Step 2: We're Ready: How to Get Started

There are several steps you can take internally and externally to ready your library and your community for the upcoming vote. This preparation will poise your library for success.

1. Create a matrix to examine voter groups in your community. The matrix, referred to as The Magic Quadrant, will allow you to assess: A) How much support you already have and 2) How much additional support you will need to win. This activity will form the basis of your campaign strategy.

2. Consider doing a community survey through the library. You can gather some valuable information and use the results later in favorable ways to support your vote campaign. For example, as a result of the survey, the community may request "more meeting space" or "more children's programs." As part of your campaign messages, you can reiterate the community's request for these items and that additional money is required to meet these demands.

3. Identify internal supporters for your vote: staff, trustees, friends, and volunteers.

4. Begin building a campaign team. The team should be driven primarily by trustees and volunteers.

5. Gather statistics to support your case.

6. Get your fiscal transactions in order. Make your budget reports transparent, easy to understand, and available to the public. Establish reliable bookkeeping procedures and consider CPA oversight.

7. Make your "Annual Report to the Community" a public relations piece. You can post it on your library's website, hand it out as a bookmark, or organize a community mailing to raise public awareness about the library's contribution to the community.

8. Begin developing messages for your vote. These are three or four key points you will use to convince the public about the necessity of your vote. To develop messages that resonate with your community, you may want to conduct a focus group, issue a survey, or talk with a trusted person who is well connected in your community.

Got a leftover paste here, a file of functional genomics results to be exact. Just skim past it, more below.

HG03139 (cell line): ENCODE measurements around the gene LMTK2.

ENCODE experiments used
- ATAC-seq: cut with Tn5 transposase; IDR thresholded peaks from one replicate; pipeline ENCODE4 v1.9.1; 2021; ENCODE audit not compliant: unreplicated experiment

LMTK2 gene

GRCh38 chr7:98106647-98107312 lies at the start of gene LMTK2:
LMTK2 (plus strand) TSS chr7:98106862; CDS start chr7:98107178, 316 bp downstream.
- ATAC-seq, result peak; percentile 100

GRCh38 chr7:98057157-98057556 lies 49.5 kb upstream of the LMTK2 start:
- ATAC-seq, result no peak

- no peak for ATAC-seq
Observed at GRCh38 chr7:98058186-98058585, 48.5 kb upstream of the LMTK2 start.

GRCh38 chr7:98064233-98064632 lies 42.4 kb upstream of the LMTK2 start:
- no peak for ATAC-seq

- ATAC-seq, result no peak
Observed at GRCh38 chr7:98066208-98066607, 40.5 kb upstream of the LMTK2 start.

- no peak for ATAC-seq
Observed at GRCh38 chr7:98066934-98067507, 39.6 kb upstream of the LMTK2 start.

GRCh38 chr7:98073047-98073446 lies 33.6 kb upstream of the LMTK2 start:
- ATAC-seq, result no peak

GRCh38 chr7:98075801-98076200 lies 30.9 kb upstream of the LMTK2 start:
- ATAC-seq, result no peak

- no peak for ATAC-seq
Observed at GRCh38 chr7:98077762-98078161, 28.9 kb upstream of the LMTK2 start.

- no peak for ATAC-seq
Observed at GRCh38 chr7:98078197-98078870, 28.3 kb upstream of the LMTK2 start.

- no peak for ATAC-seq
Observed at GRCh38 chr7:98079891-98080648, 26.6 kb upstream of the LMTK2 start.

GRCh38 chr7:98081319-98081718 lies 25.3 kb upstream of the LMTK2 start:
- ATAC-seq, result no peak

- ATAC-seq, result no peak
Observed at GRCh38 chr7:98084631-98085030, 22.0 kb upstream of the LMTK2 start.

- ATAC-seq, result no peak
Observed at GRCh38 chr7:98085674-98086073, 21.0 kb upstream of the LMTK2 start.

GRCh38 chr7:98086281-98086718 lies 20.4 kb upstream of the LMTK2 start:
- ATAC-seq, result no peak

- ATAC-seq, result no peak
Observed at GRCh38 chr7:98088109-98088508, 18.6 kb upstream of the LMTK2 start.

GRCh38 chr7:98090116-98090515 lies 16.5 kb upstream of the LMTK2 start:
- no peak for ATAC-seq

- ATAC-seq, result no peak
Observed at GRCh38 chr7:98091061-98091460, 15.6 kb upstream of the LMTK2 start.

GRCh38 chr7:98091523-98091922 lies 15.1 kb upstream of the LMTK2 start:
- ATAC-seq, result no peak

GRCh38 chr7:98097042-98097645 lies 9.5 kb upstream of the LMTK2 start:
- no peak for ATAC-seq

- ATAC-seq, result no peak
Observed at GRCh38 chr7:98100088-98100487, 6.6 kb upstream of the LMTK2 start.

Point to Ponder:

"We always do a survey before the vote. There is a psychological value to a survey. It sends the message, "we asked you and this is what you wanted."
-Patti Haar, Director, Patterson Library, NY

Continue to Step 3


Part 1: Facing Your Fears
Part 2: Frequently Asked Questions About Library Votes
Part 3: Determine if You are Ready for a Vote

- Step 1: Are We Ready
- Step 2: We're Ready: How to Get Started
- Step 3: Ready-Set-Go: Putting the Pieces in Place
Part 4: Lesson Learned from Library Votes: Words from the Wise
Part 5: Additional Resources to Help You with Your Vote
Part 6: Voter Matrix/Magic Quadrant



This toolkit was created on behalf of the 2005-2007 Getting to Yes (GTY) project. GTY is funded by Federal Library Services and Technology Act funds, awarded to the New York State Library by the Federal Institute of Museum and Library Services.

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